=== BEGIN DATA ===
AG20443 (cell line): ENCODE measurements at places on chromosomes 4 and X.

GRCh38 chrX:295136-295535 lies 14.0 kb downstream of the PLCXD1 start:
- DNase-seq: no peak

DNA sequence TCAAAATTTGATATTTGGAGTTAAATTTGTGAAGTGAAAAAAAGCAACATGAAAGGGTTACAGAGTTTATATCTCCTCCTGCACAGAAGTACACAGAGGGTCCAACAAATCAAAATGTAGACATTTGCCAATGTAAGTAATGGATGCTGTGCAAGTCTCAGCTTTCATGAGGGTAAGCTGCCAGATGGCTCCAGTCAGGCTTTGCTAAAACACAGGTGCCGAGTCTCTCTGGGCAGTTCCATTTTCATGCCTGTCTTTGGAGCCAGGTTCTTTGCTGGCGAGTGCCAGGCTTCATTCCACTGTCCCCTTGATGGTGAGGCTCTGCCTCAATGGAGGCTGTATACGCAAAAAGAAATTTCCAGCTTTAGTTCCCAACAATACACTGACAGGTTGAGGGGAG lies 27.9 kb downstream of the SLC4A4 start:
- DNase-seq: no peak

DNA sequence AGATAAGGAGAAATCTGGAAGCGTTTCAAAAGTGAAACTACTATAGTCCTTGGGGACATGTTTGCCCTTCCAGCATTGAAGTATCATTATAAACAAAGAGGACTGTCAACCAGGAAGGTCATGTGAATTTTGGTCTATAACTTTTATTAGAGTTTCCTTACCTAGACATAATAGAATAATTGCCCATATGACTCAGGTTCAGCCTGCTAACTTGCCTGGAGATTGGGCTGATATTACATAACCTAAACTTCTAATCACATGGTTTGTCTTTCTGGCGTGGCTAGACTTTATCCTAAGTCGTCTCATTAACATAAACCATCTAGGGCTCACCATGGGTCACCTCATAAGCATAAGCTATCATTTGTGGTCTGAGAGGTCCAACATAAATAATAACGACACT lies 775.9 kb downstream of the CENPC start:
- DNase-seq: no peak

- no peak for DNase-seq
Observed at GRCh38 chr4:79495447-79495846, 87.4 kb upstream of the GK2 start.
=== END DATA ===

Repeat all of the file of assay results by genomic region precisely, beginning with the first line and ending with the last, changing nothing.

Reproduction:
AG20443 (cell line): ENCODE measurements at places on chromosomes 4 and X.

GRCh38 chrX:295136-295535 lies 14.0 kb downstream of the PLCXD1 start:
- DNase-seq: no peak

DNA sequence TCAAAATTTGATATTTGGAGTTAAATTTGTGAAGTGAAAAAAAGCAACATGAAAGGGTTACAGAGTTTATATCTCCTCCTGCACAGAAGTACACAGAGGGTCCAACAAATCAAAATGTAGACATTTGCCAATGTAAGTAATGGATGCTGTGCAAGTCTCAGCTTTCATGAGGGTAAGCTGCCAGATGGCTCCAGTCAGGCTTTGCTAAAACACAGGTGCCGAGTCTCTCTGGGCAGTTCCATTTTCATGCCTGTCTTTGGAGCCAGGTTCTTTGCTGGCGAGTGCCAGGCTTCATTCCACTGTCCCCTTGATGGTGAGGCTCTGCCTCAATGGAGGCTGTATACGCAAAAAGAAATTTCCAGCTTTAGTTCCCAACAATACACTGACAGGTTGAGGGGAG lies 27.9 kb downstream of the SLC4A4 start:
- DNase-seq: no peak

DNA sequence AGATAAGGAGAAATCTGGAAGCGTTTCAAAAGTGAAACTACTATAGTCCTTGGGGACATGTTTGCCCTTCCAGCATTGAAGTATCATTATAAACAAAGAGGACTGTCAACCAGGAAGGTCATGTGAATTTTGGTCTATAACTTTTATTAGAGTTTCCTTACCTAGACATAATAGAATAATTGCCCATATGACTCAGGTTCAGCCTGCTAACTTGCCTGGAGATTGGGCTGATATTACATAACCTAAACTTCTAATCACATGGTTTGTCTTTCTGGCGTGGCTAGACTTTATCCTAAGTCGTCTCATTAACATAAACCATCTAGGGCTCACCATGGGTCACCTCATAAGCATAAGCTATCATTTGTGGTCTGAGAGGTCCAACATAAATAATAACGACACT lies 775.9 kb downstream of the CENPC start:
- DNase-seq: no peak

- no peak for DNase-seq
Observed at GRCh38 chr4:79495447-79495846, 87.4 kb upstream of the GK2 start.